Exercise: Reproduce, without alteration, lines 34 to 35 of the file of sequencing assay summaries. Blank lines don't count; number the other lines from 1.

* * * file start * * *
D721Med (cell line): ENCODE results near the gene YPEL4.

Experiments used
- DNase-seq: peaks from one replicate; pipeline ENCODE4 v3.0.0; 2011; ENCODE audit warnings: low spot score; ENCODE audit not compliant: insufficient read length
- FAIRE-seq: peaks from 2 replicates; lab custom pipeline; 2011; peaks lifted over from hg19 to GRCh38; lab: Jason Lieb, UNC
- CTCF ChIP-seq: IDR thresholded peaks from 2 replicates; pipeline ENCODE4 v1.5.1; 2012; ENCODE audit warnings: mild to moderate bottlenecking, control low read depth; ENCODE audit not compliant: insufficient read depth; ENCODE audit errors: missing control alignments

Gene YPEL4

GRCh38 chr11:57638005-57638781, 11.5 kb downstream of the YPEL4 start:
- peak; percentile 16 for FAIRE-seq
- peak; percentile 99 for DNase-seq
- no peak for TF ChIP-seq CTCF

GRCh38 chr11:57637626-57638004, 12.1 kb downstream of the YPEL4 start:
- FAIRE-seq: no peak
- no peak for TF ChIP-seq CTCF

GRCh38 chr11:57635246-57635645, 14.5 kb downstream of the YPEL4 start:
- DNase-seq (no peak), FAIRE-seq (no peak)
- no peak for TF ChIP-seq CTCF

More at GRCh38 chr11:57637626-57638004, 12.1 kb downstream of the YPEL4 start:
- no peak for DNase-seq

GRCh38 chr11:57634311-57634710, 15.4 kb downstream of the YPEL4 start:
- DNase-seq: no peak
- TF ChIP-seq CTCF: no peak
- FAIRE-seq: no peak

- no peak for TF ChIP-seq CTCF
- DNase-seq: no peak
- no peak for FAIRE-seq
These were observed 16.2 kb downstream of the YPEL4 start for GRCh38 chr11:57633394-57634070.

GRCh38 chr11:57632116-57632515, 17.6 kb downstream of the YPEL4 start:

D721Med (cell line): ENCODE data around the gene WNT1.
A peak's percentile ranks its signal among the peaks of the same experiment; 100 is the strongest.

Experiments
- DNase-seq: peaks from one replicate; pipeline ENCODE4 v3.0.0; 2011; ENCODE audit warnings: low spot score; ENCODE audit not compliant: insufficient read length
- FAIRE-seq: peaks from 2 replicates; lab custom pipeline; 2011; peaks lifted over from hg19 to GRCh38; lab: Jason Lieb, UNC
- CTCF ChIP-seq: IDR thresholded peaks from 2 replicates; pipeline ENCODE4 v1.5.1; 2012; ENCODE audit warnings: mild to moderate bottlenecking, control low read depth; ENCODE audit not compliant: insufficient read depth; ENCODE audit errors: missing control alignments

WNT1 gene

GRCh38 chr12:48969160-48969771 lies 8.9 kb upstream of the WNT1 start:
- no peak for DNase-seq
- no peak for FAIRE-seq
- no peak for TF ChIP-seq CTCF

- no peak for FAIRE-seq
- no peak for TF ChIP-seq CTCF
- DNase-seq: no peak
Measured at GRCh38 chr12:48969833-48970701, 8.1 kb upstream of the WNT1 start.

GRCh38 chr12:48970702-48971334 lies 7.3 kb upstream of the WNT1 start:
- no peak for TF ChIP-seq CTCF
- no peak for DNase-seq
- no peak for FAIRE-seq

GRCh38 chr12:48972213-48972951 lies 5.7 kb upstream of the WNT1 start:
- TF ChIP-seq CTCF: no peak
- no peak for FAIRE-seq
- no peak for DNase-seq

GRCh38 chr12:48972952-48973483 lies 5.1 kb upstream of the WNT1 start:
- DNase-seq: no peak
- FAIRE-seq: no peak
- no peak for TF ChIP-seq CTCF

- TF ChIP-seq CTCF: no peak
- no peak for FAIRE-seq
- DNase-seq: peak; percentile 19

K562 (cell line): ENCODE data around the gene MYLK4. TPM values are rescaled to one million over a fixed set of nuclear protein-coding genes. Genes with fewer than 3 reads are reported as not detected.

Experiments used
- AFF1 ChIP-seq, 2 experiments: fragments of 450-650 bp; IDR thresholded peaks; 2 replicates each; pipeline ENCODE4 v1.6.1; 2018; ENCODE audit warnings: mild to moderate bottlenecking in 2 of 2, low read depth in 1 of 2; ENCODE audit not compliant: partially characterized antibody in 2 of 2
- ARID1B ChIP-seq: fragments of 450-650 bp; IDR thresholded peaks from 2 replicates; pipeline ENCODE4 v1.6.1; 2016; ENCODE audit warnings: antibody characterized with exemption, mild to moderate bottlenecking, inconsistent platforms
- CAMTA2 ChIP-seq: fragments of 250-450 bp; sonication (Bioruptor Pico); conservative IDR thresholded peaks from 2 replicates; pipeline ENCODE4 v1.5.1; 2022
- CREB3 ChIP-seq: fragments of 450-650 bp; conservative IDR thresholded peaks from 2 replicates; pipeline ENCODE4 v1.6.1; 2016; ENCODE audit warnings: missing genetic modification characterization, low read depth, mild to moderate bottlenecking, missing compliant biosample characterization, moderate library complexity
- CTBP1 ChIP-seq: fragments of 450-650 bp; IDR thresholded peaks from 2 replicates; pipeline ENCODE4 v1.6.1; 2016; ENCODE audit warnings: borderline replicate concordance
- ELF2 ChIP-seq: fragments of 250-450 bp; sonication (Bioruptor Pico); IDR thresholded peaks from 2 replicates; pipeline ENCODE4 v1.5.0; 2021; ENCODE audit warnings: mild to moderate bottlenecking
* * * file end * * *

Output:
WNT1 gene

GRCh38 chr12:48969160-48969771 lies 8.9 kb upstream of the WNT1 start: